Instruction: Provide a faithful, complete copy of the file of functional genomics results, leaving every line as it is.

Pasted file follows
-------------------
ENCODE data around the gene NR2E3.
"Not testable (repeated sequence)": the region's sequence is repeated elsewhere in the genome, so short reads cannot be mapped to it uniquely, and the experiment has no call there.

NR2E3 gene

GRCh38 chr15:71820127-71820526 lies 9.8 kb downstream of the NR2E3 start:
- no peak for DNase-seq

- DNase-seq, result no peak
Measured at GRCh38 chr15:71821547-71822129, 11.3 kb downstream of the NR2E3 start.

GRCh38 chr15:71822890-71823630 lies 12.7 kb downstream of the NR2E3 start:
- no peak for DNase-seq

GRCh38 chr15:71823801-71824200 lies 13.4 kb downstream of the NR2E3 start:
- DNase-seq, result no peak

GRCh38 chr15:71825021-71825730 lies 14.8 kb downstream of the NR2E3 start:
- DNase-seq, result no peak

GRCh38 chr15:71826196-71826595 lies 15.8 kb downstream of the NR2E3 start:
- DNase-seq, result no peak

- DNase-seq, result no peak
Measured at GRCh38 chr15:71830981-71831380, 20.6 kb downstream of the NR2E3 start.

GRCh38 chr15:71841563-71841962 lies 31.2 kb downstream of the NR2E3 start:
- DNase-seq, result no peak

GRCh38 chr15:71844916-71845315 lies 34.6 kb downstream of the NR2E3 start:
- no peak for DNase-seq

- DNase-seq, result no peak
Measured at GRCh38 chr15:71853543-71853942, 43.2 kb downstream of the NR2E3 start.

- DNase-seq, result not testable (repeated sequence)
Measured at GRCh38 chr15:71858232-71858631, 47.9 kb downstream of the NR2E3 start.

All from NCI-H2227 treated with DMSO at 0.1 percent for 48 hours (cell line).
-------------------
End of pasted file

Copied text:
ENCODE data around the gene NR2E3.
"Not testable (repeated sequence)": the region's sequence is repeated elsewhere in the genome, so short reads cannot be mapped to it uniquely, and the experiment has no call there.

NR2E3 gene

GRCh38 chr15:71820127-71820526 lies 9.8 kb downstream of the NR2E3 start:
- no peak for DNase-seq

- DNase-seq, result no peak
Measured at GRCh38 chr15:71821547-71822129, 11.3 kb downstream of the NR2E3 start.

GRCh38 chr15:71822890-71823630 lies 12.7 kb downstream of the NR2E3 start:
- no peak for DNase-seq

GRCh38 chr15:71823801-71824200 lies 13.4 kb downstream of the NR2E3 start:
- DNase-seq, result no peak

GRCh38 chr15:71825021-71825730 lies 14.8 kb downstream of the NR2E3 start:
- DNase-seq, result no peak

GRCh38 chr15:71826196-71826595 lies 15.8 kb downstream of the NR2E3 start:
- DNase-seq, result no peak

- DNase-seq, result no peak
Measured at GRCh38 chr15:71830981-71831380, 20.6 kb downstream of the NR2E3 start.

GRCh38 chr15:71841563-71841962 lies 31.2 kb downstream of the NR2E3 start:
- DNase-seq, result no peak

GRCh38 chr15:71844916-71845315 lies 34.6 kb downstream of the NR2E3 start:
- no peak for DNase-seq

- DNase-seq, result no peak
Measured at GRCh38 chr15:71853543-71853942, 43.2 kb downstream of the NR2E3 start.

- DNase-seq, result not testable (repeated sequence)
Measured at GRCh38 chr15:71858232-71858631, 47.9 kb downstream of the NR2E3 start.

All from NCI-H2227 treated with DMSO at 0.1 percent for 48 hours (cell line).